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Asimov's Science Fiction, March 2001

Asimov's SF, March 2001
Asimov's SF
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A review by Nick Gevers

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In his "On Books" column in the March 2001 Asimov's, Norman Spinrad complains with a measure of justice (complaining is something he does professionally well) that the SF genre has gone predominantly "retro". Which is to say that, in accordance with the postmodern aesthetic, SF has become the reverse of progressive, content to recycle its commoditized tropes rather than innovate, and prone to a grievous kind of pasticheur's nostalgia. SF now feeds off its own corpse, and is unlikely to interest a wider readership while it does so; meanwhile, its territory is usurped by superstitious reactionary literature infected by the dreaded New Age sensibility.

Spinrad's essay is pessimism of an astutely entertaining kind: we thrill to its horror, and then look about us in the growing realization that perhaps it is all true. Perhaps SF is decaying into self-referential compost; perhaps a sad sort of steampunk-sclerosis has overtaken it. If the touchstone of the genre is now the comfortable past, evidence should be readily forthcoming. And lamentably it is: the same issue that prints Spinrad's effusion bears a cover on which World War II aircraft cavort in dogfight mode, its single nod to the future a crudely-executed flying saucer which is hardly the soul of novelty either. The novella thus illustrated, "Shady Lady" by R. Garcia y Robertson, is retrospective bilge of the most execrable sort, the tale of how a bunch of stock period flyboys venture backwards and forwards in time in company with a wet-dream Soviet aeronautical bimbo, the past and future places they visit anodyne and anonymous. Garcia y Robertson manages the airfield atmosphere of 1944 competently enough, but from there achieves no take-off; Asimov's should ground him until he can do much, much better.

March's other stories are a good deal superior to "Shady Lady," certainly far more forward-looking; but Kage Baker's "The Dust Enclosed Here" is still haunted by the past, reviving as it does the spirit of Shakespeare in a future of barren censorial virtual-realism. Spinrad would no doubt gripe at the creative habits of Baker, whose protagonists invariably wander and plunder the aisles of history; but Baker at least is explaining critically how such analeptic appropriations can invigorate us, how Shakespeare has much to impart yet. Nisi Shawl designs the far future of "Shiomah's Land" as a reiteration of the pagan past, and yet this is less nostalgia than a reminder that historical cycles repeat themselves, that history is the future's testing ground. Indeed, the sense grows that the better SF authors are not so much accepting the "retro" ethic of postmodernism as they are waging war on it from within, fighting on a field of its choosing but with weapons of their own. SF is at heart mimetic and moral, and never more so than in Robert Reed's superb "Past Imperfect," which savages postmodern heedlessness in terms Spinrad could only endorse, terms that resign the past to subjectivity but claim the present and future for rational understanding and right action. If Spinrad would only look around him with a less jaundiced gaze, he would find many SF novels with a similar imperative, many SF writers for whom history is merely a foundation to aspire from.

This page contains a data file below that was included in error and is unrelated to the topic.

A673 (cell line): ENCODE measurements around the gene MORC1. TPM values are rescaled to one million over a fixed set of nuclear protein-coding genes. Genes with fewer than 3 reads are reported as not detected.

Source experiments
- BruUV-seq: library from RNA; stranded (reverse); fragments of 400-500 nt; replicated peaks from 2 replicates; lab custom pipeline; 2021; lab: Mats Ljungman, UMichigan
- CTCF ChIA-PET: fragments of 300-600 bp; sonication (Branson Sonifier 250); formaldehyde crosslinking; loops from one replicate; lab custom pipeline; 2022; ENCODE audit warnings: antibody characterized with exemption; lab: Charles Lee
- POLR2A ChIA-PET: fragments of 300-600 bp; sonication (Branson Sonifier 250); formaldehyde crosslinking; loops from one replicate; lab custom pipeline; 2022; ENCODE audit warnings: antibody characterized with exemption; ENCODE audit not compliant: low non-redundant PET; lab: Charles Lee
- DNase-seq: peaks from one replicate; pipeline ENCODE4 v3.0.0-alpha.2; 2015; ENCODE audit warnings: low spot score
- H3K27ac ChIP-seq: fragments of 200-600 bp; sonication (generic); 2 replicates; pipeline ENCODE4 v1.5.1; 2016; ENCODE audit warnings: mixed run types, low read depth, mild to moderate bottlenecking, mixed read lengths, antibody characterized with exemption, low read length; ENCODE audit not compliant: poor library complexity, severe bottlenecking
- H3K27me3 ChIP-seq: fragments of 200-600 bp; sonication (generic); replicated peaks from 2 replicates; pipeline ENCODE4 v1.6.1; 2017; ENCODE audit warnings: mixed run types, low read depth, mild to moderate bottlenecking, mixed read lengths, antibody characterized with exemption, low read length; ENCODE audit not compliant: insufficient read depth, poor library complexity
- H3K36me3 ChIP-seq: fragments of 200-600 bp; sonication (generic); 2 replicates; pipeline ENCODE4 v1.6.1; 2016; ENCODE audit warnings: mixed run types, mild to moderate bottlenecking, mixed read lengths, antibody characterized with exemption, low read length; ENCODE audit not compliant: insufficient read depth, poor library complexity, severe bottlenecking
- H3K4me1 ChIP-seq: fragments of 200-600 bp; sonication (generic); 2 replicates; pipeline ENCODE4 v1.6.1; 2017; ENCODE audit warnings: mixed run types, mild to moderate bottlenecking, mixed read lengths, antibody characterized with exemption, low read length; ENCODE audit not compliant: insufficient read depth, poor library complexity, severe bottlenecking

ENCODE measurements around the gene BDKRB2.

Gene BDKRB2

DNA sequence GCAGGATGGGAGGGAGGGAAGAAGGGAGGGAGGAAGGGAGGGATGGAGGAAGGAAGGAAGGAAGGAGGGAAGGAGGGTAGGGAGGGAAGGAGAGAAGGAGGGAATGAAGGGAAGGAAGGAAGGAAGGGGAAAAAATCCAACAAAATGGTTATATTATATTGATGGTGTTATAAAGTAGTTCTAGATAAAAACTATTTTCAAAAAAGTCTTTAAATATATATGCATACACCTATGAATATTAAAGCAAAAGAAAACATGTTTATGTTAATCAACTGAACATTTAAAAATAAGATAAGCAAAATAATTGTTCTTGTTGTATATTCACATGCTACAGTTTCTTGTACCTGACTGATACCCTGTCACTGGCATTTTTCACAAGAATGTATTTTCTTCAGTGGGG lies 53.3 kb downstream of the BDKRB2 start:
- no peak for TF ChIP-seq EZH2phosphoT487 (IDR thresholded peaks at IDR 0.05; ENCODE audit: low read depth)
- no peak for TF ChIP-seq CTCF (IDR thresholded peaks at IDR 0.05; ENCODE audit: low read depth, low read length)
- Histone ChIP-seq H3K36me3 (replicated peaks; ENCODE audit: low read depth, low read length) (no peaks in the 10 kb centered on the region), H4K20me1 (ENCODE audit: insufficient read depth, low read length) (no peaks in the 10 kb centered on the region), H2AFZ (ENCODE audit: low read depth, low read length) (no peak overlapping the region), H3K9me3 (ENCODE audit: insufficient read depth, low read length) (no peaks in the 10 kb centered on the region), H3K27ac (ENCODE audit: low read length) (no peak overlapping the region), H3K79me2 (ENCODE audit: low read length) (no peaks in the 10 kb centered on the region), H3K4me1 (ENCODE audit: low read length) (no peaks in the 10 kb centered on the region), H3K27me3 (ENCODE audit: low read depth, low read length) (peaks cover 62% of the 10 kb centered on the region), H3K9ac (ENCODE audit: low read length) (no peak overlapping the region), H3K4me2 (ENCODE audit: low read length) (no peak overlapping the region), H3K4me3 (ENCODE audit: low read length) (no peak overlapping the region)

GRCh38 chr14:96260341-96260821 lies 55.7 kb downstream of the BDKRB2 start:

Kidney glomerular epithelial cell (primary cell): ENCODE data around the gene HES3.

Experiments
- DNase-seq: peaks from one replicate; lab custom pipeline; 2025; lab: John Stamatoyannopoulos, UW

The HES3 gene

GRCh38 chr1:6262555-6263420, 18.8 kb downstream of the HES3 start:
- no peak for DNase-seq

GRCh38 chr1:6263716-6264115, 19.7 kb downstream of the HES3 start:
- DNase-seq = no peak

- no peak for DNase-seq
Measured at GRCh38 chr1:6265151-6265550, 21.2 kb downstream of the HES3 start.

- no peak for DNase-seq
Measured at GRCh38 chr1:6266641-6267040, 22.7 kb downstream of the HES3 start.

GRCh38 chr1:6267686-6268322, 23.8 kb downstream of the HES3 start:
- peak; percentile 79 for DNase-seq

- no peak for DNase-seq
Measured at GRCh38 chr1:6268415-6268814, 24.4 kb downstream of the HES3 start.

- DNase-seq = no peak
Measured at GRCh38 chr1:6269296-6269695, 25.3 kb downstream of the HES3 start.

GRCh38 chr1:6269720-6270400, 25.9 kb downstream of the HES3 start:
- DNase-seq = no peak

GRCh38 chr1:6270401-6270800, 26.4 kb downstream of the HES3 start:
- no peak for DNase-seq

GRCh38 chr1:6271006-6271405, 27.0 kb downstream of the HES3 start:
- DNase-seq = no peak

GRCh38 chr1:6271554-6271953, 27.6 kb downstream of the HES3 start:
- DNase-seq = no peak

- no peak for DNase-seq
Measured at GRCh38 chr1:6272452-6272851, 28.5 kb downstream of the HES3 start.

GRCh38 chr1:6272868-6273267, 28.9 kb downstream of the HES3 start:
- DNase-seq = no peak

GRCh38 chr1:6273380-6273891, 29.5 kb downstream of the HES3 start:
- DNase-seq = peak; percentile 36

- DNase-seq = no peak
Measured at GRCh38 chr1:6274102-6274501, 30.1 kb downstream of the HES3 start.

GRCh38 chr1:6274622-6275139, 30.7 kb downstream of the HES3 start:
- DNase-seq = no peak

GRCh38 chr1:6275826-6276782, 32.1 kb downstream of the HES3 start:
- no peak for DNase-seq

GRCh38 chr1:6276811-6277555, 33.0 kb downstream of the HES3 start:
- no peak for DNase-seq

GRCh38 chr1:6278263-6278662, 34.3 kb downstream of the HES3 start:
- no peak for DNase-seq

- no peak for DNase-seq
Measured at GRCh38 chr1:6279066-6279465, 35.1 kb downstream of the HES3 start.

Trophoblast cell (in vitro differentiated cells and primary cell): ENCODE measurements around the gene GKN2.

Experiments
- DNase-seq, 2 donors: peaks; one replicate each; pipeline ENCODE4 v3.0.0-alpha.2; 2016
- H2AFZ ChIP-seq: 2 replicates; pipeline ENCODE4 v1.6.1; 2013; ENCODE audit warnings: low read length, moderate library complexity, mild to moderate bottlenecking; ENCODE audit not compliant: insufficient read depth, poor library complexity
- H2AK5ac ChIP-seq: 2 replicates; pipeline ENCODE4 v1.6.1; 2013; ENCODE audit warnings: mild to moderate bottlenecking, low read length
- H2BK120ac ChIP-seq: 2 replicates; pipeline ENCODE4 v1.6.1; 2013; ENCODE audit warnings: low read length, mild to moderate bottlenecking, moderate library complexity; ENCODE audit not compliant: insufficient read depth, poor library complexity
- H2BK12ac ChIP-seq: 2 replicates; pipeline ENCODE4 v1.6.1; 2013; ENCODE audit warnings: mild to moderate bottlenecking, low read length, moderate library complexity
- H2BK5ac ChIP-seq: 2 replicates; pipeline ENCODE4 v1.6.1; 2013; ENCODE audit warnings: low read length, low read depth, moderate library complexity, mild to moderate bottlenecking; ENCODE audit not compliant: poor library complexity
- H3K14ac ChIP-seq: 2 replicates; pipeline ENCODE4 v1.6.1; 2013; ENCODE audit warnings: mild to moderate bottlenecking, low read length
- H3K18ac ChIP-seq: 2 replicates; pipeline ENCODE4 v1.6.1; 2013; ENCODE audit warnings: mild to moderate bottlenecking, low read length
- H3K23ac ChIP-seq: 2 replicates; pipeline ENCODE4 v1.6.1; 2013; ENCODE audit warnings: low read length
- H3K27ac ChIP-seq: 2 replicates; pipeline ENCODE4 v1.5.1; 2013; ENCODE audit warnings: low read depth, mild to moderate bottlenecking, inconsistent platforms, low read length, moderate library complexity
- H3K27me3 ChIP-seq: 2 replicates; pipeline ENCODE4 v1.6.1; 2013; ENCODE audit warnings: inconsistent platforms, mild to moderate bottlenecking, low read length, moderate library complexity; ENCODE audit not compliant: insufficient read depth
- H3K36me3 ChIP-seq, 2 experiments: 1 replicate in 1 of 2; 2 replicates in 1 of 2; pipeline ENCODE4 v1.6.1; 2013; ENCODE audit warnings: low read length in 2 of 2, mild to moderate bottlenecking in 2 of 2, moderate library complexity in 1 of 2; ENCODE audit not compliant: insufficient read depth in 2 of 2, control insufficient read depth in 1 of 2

Two further stories are unambiguously set in the future, but of course they bring their baggage with them. Lisa Goldstein's "The Go-Between" is a rather ordinary tale of human-alien diplomatic relations, these relations being mediated by dogs, which Goldstein maintains are intelligent (questionable in the extreme) and forgiving (possible). With vastly more atmosphere and sense, Allen Steele in "The Days Between" narrates the experiences of a communications officer awakened from hibernation while the rest of his starship's crew sleep on; there is a real quality of nightmare here, cogently rendered, further confirmation of the quality of Steele's ongoing "Alabama" sequence, of which this is the second episode. We may go to the stars, but we'll take our loneliness with us.

March's poems are quite impressive, forming a kind of triptych surrounding the ambivalence towards space travel that Steele explores. Linda Addison's "The Reluctant Astronaut" contends that we already have all we need on Earth; "On Balance" by Timons Esaias hesitantly asserts that going out there is worth the price; and Geoffrey A. Landis' "Gulliver's Boots" is a bracingly comic reminder that the excursion may not be voluntary. Indeed. SF exists to remind us of that fact. History is our launching pad, the stars our destination. Pace Norman Spinrad, we can still Hope. Or Fear.

Copyright © 2001 Nick Gevers

Since completing a Ph.D. on uses of history in SF, Nick Gevers has become a moderately prolific reviewer and interviewer in the field of speculative fiction. He has published in INTERZONE, NOVA EXPRESS, the NEW YORK REVIEW OF SF, and GALAXIES; much of his work is available at INFINITY PLUS, of which he is Associate Editor. He lives in Cape Town, South Africa.


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